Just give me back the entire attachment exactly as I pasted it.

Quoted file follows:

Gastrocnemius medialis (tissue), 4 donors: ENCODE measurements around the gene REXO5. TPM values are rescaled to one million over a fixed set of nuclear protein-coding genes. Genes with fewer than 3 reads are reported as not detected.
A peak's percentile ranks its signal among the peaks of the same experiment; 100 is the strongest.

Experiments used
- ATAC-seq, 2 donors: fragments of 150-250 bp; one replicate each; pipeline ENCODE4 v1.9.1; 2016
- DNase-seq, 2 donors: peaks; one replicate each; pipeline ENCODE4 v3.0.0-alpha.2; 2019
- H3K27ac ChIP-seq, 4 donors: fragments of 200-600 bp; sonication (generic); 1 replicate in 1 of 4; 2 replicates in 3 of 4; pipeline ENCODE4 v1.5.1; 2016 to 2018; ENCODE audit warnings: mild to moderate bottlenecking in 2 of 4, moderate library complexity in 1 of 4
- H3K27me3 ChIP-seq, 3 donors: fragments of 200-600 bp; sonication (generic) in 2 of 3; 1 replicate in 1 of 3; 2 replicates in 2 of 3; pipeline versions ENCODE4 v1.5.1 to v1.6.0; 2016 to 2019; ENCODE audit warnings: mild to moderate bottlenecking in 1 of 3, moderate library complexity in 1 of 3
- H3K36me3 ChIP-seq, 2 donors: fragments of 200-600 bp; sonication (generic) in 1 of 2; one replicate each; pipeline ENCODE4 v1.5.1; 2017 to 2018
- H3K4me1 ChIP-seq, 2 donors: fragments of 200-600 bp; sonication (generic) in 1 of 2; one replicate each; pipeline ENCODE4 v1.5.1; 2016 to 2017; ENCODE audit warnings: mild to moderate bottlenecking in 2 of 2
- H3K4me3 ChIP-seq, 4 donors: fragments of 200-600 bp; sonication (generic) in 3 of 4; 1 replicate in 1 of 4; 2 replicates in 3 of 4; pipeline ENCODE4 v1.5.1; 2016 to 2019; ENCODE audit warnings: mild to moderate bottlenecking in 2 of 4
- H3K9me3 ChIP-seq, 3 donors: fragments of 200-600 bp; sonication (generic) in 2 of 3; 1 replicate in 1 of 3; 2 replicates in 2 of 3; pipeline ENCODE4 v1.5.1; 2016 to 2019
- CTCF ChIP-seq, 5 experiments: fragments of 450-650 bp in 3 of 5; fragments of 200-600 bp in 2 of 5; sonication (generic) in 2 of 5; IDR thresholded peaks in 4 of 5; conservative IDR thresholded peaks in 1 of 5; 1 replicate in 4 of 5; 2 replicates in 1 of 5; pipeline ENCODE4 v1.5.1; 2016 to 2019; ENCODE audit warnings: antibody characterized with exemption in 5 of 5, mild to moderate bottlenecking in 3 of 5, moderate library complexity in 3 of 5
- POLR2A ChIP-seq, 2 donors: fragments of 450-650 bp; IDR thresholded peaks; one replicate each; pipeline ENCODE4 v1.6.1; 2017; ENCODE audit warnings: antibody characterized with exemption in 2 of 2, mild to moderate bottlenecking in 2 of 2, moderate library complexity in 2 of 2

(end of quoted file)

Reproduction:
Gastrocnemius medialis (tissue), 4 donors: ENCODE measurements around the gene REXO5. TPM values are rescaled to one million over a fixed set of nuclear protein-coding genes. Genes with fewer than 3 reads are reported as not detected.
A peak's percentile ranks its signal among the peaks of the same experiment; 100 is the strongest.

Experiments used
- ATAC-seq, 2 donors: fragments of 150-250 bp; one replicate each; pipeline ENCODE4 v1.9.1; 2016
- DNase-seq, 2 donors: peaks; one replicate each; pipeline ENCODE4 v3.0.0-alpha.2; 2019
- H3K27ac ChIP-seq, 4 donors: fragments of 200-600 bp; sonication (generic); 1 replicate in 1 of 4; 2 replicates in 3 of 4; pipeline ENCODE4 v1.5.1; 2016 to 2018; ENCODE audit warnings: mild to moderate bottlenecking in 2 of 4, moderate library complexity in 1 of 4
- H3K27me3 ChIP-seq, 3 donors: fragments of 200-600 bp; sonication (generic) in 2 of 3; 1 replicate in 1 of 3; 2 replicates in 2 of 3; pipeline versions ENCODE4 v1.5.1 to v1.6.0; 2016 to 2019; ENCODE audit warnings: mild to moderate bottlenecking in 1 of 3, moderate library complexity in 1 of 3
- H3K36me3 ChIP-seq, 2 donors: fragments of 200-600 bp; sonication (generic) in 1 of 2; one replicate each; pipeline ENCODE4 v1.5.1; 2017 to 2018
- H3K4me1 ChIP-seq, 2 donors: fragments of 200-600 bp; sonication (generic) in 1 of 2; one replicate each; pipeline ENCODE4 v1.5.1; 2016 to 2017; ENCODE audit warnings: mild to moderate bottlenecking in 2 of 2
- H3K4me3 ChIP-seq, 4 donors: fragments of 200-600 bp; sonication (generic) in 3 of 4; 1 replicate in 1 of 4; 2 replicates in 3 of 4; pipeline ENCODE4 v1.5.1; 2016 to 2019; ENCODE audit warnings: mild to moderate bottlenecking in 2 of 4
- H3K9me3 ChIP-seq, 3 donors: fragments of 200-600 bp; sonication (generic) in 2 of 3; 1 replicate in 1 of 3; 2 replicates in 2 of 3; pipeline ENCODE4 v1.5.1; 2016 to 2019
- CTCF ChIP-seq, 5 experiments: fragments of 450-650 bp in 3 of 5; fragments of 200-600 bp in 2 of 5; sonication (generic) in 2 of 5; IDR thresholded peaks in 4 of 5; conservative IDR thresholded peaks in 1 of 5; 1 replicate in 4 of 5; 2 replicates in 1 of 5; pipeline ENCODE4 v1.5.1; 2016 to 2019; ENCODE audit warnings: antibody characterized with exemption in 5 of 5, mild to moderate bottlenecking in 3 of 5, moderate library complexity in 3 of 5
- POLR2A ChIP-seq, 2 donors: fragments of 450-650 bp; IDR thresholded peaks; one replicate each; pipeline ENCODE4 v1.6.1; 2017; ENCODE audit warnings: antibody characterized with exemption in 2 of 2, mild to moderate bottlenecking in 2 of 2, moderate library complexity in 2 of 2